Tonight (December 24) is not Christmas night in Russia, where the Orthodox Christmas is celebrated on the night of January 6. We present a brief summary highlighting the most common traditions, the symbols of Orthodox Christmas, the food and the significance of this date.
St. Nicholas is the patron of Russia, of sailors and children, the benevolent figure who brings gifts on December 6th, December 25th or on January 6th, depending on the country and the religion / culture. In Russia, Christmas Eve is celebrated on January 6, or Epiphany, the day when the Wise Men came to worship Jesus.
Saint Nicolas existed in the flesh. He was born in Mira, Asia Minor, the city of which he became Bishop, in the fourth century AD. He became tied to gift-giving due to the many stories of his generosity, as he distributed his considerable wealth among the poor and in favour of social causes.
Originally, gifts were given on the 6th of December but this was changed when in the fourth century, Pope Julius (337-352) set the 25th of December as the day of the birth of Jesus, because it was a day that coincided with the Roman festival of Saturnalia, and the Germanic and Celtic pagan festivities of the winter Solstice (December 21). It was in the thirteenth century that the habit of building cribs to celebrate Christ's birth began.
The Orthodox Church then changed this festival to the Day of Epiphany (day of the adoration, the 6th of January), when the Three Kings/Wise Men/Zoroastrian astrologists brought presents for the baby Jesus in the stable because according to the Julian calendar, Christmas is behind the Gregorian calendar by two weeks. It is on this day that Christmas is celebrated in Russia, but who brings the gifts are Ded Moroz (Grandfather Frost), and Snegoroshka (The Snow Girl). Ded Moroz is perhaps the original Santa Claus, with his white long beard and his long clothes.
In Russia, Christmas Eve is celebrated with various dishes, with the whole family together, and in some homes, places are made for family members who have died. The meal (The Holy Supper) is large, since it ends a period of fasting. However, it is unusual to eat meat. The party begins when the first star appears in the Sky. On the table is a white cloth, representing the cloth that covered the baby Jesus. Some people place straw around the table, symbolizing simplicity, and a candle is lit on the table (Light of Christ). The tree (yolka) is decorated before the meal.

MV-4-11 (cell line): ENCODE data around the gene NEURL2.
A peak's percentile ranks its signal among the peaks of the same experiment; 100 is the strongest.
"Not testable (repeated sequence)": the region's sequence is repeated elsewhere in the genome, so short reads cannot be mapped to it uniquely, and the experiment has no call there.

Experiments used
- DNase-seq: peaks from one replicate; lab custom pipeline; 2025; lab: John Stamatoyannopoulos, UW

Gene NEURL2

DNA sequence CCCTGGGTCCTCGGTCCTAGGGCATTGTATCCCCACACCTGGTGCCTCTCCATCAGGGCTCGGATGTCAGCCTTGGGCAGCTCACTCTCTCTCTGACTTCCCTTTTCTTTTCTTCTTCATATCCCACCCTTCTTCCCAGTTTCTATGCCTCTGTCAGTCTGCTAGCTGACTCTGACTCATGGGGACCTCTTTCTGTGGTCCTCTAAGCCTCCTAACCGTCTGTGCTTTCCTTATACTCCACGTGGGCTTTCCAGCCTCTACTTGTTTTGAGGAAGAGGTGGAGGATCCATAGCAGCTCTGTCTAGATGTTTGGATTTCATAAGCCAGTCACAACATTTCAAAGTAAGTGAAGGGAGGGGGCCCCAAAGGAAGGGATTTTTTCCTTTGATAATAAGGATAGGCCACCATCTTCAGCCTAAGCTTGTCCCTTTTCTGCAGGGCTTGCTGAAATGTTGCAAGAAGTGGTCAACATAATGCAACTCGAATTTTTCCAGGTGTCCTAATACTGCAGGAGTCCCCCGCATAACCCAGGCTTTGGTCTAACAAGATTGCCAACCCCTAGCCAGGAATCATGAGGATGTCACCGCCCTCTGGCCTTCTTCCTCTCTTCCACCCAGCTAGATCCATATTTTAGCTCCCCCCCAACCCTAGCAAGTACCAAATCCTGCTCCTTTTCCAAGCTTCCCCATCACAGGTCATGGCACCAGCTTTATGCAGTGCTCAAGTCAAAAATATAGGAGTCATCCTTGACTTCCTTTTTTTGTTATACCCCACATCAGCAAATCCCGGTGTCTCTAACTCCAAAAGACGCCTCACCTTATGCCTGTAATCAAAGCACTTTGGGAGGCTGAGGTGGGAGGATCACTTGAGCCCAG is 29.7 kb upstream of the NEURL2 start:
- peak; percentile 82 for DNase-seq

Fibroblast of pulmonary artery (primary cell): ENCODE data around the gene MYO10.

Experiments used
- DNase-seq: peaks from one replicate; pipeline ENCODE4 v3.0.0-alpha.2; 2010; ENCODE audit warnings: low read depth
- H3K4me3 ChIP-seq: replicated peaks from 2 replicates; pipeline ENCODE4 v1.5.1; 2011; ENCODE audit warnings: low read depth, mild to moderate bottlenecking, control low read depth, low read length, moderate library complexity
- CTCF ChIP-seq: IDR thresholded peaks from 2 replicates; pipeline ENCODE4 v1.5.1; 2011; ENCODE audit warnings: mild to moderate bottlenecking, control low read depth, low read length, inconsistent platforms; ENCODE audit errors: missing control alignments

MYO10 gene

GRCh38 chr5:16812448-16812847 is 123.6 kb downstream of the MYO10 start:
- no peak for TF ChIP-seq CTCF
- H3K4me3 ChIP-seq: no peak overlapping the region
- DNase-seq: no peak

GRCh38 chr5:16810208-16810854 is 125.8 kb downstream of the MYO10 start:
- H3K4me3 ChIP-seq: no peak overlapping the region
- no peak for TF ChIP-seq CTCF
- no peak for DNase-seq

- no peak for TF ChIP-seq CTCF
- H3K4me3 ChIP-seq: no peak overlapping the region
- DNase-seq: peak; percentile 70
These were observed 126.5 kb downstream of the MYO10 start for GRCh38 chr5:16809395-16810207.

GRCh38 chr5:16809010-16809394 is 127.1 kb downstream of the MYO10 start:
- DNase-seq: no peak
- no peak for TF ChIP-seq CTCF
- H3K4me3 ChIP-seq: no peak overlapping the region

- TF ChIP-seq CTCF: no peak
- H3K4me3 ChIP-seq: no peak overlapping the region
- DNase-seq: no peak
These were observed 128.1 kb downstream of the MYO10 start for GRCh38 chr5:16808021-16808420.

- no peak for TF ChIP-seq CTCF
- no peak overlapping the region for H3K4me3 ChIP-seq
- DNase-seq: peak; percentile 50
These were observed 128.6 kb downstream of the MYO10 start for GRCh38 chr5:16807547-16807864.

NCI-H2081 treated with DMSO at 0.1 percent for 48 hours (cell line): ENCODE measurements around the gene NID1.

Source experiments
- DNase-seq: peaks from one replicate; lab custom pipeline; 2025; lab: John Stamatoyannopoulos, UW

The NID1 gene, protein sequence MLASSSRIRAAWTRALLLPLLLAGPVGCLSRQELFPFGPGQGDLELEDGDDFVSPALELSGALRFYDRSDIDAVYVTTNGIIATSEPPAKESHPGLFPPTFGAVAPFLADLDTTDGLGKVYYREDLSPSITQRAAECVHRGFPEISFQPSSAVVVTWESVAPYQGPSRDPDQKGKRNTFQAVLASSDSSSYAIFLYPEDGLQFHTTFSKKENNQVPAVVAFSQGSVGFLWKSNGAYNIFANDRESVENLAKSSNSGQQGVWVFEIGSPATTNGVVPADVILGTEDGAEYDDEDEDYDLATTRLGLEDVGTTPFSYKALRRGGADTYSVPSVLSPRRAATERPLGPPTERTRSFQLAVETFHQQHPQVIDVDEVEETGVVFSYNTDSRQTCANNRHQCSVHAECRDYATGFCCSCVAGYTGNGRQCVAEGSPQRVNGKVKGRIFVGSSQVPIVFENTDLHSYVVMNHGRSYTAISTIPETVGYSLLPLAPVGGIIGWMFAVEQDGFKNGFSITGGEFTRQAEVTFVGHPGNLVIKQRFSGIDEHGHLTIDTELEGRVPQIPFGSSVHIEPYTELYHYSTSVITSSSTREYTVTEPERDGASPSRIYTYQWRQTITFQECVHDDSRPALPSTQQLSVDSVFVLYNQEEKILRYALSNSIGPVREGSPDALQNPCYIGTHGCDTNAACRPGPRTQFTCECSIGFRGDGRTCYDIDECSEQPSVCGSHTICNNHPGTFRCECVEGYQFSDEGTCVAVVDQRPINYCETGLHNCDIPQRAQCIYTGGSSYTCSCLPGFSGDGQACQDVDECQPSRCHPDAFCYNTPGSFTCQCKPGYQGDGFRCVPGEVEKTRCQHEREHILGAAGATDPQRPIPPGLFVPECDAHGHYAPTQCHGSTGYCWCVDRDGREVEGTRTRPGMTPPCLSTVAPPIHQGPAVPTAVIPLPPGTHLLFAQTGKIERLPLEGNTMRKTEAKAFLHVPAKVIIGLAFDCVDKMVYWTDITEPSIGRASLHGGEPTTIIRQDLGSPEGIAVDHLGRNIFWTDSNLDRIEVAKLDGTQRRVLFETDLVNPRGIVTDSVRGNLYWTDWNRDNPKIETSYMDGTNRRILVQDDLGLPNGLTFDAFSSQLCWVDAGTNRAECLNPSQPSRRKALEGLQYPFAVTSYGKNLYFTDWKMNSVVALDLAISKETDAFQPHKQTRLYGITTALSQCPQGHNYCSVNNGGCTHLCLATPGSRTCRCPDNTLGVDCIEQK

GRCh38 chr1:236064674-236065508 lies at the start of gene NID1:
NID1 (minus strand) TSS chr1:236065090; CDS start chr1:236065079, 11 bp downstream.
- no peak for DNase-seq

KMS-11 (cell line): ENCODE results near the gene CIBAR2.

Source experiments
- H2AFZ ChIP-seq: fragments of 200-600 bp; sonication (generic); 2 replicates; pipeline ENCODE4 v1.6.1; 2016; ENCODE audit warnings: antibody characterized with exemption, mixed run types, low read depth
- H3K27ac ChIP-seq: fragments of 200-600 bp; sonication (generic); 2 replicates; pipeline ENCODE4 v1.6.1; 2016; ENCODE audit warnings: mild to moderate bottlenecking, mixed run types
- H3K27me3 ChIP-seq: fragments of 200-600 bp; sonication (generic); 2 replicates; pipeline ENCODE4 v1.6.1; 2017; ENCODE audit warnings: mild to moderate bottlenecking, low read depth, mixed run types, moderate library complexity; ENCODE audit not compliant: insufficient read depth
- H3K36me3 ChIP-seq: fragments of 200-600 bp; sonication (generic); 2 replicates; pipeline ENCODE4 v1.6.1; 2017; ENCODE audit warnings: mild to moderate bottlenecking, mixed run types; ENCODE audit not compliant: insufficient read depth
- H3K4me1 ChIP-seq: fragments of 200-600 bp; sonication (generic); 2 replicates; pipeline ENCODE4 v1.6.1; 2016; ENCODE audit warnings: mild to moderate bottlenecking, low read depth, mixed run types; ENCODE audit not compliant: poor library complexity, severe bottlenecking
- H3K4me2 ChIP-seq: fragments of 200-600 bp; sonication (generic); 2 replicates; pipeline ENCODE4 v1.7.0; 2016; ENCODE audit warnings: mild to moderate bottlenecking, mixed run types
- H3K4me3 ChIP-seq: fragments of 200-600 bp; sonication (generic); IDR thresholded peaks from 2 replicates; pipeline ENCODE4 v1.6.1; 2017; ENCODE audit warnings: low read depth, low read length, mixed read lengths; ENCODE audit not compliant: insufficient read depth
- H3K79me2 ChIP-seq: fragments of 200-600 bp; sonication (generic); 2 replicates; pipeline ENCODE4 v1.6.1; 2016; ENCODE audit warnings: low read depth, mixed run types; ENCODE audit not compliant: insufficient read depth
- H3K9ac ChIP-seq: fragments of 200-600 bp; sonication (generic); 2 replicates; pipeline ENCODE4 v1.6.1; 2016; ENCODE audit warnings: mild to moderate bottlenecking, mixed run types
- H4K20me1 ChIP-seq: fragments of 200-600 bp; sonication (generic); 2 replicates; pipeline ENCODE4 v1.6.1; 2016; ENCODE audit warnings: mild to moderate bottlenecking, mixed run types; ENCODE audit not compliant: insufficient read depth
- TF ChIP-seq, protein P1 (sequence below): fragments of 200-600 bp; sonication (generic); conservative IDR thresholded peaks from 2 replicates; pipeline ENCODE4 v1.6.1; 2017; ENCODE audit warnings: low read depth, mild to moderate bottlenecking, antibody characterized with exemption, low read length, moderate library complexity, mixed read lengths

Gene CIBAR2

Traditionally, the father of the family prays the Prayer of Our Lord and says "Christ is born!" Family members say the words "glorify Him!" And the mother makes the sign of the cross with honey over all present, saying, "In the name of the Father, the Son and the Holy Spirit, have sweetness and many good things in life during the coming year".
The group then shares the bread, which they put in the honey (sweetness) and then a mouthful of garlic (bitterness).
The food varies from region to region, but among the most traditional are the following 12 dishes, symbolizing the 12 apostles:
Kutya, a pudding of grains (wheat, etc), raisins, honey and poppy seeds. The grains symbolize hope, honey - happiness and seeds - peace. The Kutya is eaten from the same plate, symbolizing unity;
Pagach, a large bread put beside the candle;
Zaprashka Soup, (onion and flour, with mushrooms);
Strung or grated garlic;
Roast cod or fish;
Fresh or dried fruits;
Meat, rice and black beans;
Peas or lentils;
Cooked small potatoes;
Bobal'ki (small cookies with seeds or cabbage)
After the Holy Supper, the gifts are opened, the family attends Mass in Church and returns home late. Traditionally, people would walk in the villages after the Supper or the next day, singing Kolyadki, songs to Jesus (the name comes from the Goddess Kolyada, who brought longer days).
Orthodox Christians celebrate Christmas on January 7, in line with the Julian calendar. Following a 40-day fast, the festivities start on the eve of January 7 and will continue for almost two weeks until Epiphany, Feast of the Three Kings. The first star also signals the start of the Christmas dinner. Many people visit friends and relatives, as well as give and receive presents, on January 7. Prior to Christmas Day, there is Christmas Eve, which marks the start of an old Slavic holiday, Svyatki, in which young women used a mirror and candles to invoke the image of their future husbands. Like going to church, fortune-telling on Christmas Eve is again becoming popular in Russia.
It is traditional also for the President to address the nation:
"The celebration of Christmas is one of the sources of our spiritual traditions, linked to the Christian ideals of morality and mercy which have for centuries been major values and milestones for the people and basis for the social life in Russia," an English-language statement on the presidential website read.
"Today, they continue to strengthen the moral foundations of our society and maintain the atmosphere of mutual respect, religious tolerance and concord," the statement went on.
Christmas is the time for good wishes and good deeds. Let the light of this holiday always be with you, give you confidence, bring joy and hope."
There are more than 800 Orthodox churches in Moscow, and over 29,000 Russian Orthodox Churches across the globe.
Orthodox Christmas is a national holiday in Russia so banks and public offices are closed on January 7. If Christmas Day falls on a weekend, the non-labor day moves to the following Monday. Russian authorities may sometimes declare a national vacation from January 1 to 10 due to the close proximity of New Year's holidays (January 1-5), Christmas and the weekends between these two holidays.
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